The Court is not persuaded by the Relators’ contention that the FAA’s approval was based on
the fact that the fence project was well underway by the time the socio-economic impacts were
revealed. To the contrary, Mr. Bauer testified that the progress of the fence did not impact his
decision to approve the project.
socio-economic impacts “been submitted in Cat-Ex No. 1,” the FAA still “would have
approved [the project].”
C. The Claw-Back Request
The Relators also contend that the settlement is inadequate because it does not
take into account the FAA’s request for a refund from the Airport Authority for the costs
of the electrification of a three-strand wire topper on the fence (termed the “claw-back
request” by the parties). That refund request totaled $520,450.83. (Doc. # 42-2.) The
Government argues that it did not consider the claw-back request pertinent to the
lawsuit or the settlement because it was not the result of fraud by the Airport Authority,
but rather an oversight by the FAA.
Testimony from the fairness hearing supports the Government’s position. Mr.
O’Haver testified that, after speaking with the FAA, he concluded that the refund for
electrification of the wire topper was not relevant to the fraud investigation. Rather, the
initial FAA decision to provide funds for electrification was “an oversight on the FAA’s
part[;] . . . they had inadvertently allowed [it].” Moreover, Mr. Bauer from the FAA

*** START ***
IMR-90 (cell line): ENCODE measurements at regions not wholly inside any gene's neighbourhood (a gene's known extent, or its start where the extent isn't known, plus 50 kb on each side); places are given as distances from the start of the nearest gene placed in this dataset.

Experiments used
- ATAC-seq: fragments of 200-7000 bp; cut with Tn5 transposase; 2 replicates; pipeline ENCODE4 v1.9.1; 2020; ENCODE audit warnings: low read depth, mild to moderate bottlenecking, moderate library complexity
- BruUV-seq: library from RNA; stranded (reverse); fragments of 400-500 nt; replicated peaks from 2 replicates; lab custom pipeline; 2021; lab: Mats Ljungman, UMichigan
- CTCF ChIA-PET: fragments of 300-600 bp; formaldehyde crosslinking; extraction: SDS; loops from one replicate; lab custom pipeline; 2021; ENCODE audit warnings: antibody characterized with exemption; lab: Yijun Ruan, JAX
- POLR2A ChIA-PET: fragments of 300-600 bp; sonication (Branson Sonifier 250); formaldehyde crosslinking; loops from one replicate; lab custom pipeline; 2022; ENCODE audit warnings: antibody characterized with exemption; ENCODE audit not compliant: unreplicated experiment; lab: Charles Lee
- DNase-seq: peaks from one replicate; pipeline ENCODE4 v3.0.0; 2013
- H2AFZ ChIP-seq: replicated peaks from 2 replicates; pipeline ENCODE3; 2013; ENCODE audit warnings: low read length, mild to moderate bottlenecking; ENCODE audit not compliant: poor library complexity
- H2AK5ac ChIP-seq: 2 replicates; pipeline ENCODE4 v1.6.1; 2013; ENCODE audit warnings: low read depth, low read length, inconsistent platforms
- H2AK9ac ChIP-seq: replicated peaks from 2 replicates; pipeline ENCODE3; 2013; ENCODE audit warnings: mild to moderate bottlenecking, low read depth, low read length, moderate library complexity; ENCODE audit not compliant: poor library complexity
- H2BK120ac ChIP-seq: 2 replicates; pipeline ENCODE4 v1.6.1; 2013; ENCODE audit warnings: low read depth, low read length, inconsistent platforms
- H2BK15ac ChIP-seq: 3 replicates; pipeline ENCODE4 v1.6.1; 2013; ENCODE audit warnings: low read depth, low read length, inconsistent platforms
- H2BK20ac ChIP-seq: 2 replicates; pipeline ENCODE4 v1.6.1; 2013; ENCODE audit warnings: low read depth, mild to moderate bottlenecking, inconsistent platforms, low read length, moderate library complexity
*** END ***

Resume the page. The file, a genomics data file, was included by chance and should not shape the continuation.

testified that “[t]here was no misrepresentation” from the Airport Authority about the
topper. Indeed, the Airport Authority’s submissions merely represented the topper as
an alternate option.
Thus, the Court cannot conclude that it was unreasonable or unjustified for the
Government to exclude consideration of the claw-back request from the settlement.
Indeed, this case is about fraud by the Airport Authority, and testimony at the fairness
hearing, supported by other exhibits in the record, sufficiently indicate that there was no
such fraud in relation to electrification of the wire topper.
D. Arm’s Length Negotiations
Finally, the Relators express concern that the Government’s close relationship
with the FAA and significant bargaining power over the Airport Authority undermines the
legitimacy of the Government’s investigation and settlement. In essence, the Relators
believe that settlement negotiations were not arms-length.